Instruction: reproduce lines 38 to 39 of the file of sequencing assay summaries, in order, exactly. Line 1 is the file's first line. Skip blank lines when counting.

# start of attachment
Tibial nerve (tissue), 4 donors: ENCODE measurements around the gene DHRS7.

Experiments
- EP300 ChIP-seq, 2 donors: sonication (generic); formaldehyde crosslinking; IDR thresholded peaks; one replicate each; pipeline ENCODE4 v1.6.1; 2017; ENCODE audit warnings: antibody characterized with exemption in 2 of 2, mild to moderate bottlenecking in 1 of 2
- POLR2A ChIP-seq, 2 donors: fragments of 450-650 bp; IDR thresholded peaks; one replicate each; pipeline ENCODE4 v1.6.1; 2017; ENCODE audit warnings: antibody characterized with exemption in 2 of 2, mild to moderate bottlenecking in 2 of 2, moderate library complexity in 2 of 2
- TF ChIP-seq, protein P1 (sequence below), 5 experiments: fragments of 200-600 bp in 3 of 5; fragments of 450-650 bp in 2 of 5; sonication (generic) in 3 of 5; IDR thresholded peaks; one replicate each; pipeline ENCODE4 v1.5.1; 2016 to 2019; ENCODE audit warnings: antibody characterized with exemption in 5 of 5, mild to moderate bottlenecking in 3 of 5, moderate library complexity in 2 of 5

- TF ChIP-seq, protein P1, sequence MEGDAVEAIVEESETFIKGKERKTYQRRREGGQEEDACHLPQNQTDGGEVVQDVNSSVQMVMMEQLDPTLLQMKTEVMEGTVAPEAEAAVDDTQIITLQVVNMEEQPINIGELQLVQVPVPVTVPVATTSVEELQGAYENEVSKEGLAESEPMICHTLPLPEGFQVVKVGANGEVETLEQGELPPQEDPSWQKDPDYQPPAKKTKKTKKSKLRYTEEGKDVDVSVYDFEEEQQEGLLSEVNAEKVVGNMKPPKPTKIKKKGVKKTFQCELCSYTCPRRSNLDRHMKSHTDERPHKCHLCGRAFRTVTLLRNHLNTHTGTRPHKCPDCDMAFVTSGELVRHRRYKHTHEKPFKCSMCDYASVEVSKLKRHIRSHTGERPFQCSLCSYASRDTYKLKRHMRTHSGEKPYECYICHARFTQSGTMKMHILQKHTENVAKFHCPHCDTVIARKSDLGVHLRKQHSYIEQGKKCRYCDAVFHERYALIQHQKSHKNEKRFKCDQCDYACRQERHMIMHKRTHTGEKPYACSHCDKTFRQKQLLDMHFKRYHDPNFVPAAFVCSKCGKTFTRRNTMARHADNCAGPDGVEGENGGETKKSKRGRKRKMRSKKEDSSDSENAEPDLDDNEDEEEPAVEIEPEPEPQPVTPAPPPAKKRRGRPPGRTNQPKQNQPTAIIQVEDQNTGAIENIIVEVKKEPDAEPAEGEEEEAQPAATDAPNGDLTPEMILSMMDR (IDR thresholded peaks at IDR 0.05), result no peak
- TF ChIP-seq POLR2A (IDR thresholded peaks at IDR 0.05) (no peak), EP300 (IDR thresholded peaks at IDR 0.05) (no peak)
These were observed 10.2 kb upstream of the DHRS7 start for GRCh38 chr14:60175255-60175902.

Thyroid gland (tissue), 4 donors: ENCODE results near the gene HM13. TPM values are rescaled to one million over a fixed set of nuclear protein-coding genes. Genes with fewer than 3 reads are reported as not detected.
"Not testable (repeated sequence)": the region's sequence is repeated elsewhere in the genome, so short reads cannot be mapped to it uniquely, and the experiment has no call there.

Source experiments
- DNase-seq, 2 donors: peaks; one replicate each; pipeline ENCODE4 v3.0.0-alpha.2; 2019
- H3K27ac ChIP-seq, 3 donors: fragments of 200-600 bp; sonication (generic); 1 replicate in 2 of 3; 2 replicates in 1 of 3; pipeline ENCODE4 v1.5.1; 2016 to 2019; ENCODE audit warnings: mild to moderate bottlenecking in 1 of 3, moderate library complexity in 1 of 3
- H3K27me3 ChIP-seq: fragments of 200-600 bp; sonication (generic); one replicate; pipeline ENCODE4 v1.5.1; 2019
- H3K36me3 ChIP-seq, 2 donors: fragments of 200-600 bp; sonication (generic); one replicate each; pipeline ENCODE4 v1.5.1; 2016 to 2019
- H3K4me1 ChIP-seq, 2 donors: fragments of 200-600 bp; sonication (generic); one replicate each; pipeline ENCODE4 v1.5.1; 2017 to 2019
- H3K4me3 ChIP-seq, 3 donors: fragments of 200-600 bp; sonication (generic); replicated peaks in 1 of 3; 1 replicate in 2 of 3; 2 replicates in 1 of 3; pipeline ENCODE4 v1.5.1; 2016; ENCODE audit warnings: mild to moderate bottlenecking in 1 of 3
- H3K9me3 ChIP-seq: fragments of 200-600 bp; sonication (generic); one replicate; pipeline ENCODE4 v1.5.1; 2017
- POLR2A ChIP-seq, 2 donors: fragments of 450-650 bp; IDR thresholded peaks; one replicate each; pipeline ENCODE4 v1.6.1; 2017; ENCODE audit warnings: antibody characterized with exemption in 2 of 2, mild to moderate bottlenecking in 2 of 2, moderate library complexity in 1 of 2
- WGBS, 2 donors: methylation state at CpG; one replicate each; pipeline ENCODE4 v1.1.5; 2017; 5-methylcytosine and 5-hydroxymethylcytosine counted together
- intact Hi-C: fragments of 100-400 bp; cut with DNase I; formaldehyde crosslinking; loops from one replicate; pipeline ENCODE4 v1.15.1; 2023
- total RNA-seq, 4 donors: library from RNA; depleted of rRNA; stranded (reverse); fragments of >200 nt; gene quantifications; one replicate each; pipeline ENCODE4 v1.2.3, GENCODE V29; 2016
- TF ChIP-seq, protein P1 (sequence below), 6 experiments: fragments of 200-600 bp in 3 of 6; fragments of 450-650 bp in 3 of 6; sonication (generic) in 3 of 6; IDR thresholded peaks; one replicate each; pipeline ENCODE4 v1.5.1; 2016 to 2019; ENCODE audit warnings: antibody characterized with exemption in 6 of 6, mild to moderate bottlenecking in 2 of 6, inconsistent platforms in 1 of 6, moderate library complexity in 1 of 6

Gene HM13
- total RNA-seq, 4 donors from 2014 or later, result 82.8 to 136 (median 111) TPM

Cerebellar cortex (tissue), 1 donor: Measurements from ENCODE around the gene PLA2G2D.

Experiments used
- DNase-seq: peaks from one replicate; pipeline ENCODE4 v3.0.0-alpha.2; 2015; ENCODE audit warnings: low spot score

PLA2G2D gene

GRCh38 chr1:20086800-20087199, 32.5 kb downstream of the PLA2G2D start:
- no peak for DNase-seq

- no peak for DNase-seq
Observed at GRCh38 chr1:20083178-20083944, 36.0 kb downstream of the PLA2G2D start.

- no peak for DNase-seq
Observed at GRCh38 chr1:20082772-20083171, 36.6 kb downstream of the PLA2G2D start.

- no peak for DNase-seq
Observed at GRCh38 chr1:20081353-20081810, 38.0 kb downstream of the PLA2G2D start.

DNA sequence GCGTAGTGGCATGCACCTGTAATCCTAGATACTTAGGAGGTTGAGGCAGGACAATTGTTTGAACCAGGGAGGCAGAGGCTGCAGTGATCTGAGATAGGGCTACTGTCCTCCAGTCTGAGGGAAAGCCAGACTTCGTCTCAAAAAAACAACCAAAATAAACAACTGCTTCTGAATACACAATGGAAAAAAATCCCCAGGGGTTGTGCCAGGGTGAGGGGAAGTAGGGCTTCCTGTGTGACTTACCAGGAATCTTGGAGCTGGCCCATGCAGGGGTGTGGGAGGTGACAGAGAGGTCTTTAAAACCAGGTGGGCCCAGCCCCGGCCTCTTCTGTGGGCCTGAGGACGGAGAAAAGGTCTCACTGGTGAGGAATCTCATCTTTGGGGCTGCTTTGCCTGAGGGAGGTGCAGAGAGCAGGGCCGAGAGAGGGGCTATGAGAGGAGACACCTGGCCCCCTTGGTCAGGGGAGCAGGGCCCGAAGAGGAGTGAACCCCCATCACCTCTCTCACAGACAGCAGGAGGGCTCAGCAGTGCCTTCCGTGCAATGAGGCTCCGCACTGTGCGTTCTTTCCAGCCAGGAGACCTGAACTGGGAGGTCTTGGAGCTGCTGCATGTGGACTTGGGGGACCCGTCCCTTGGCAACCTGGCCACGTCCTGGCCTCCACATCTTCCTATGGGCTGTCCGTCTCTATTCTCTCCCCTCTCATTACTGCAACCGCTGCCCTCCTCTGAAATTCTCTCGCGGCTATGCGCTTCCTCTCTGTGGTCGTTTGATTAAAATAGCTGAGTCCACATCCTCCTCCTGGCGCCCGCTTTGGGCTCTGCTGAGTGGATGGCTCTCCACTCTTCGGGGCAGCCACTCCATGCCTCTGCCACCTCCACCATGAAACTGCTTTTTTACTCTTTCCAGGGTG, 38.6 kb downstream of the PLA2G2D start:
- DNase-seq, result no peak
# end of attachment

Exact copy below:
DNA sequence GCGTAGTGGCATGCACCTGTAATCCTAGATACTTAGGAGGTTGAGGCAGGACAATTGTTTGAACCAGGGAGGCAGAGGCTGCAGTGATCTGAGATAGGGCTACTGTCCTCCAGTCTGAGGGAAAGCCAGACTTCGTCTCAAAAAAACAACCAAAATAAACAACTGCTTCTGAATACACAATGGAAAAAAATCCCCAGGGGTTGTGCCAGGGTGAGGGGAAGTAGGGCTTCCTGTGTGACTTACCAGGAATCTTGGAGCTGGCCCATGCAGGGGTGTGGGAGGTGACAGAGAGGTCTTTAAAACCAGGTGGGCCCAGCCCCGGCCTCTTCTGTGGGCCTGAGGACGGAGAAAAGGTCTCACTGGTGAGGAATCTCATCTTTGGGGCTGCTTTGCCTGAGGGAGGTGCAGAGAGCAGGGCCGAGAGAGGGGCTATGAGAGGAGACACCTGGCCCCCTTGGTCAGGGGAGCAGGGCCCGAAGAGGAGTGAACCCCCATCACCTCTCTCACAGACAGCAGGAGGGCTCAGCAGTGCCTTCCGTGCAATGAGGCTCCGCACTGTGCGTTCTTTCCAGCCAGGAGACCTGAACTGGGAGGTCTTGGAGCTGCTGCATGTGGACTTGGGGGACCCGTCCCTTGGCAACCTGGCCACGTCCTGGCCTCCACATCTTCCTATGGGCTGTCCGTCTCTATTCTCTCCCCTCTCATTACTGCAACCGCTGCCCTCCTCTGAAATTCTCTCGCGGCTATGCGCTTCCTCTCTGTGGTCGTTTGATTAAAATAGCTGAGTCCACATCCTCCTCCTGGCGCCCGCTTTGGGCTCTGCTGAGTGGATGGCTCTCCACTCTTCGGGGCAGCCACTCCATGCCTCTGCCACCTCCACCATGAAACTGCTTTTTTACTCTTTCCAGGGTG, 38.6 kb downstream of the PLA2G2D start:
- DNase-seq, result no peak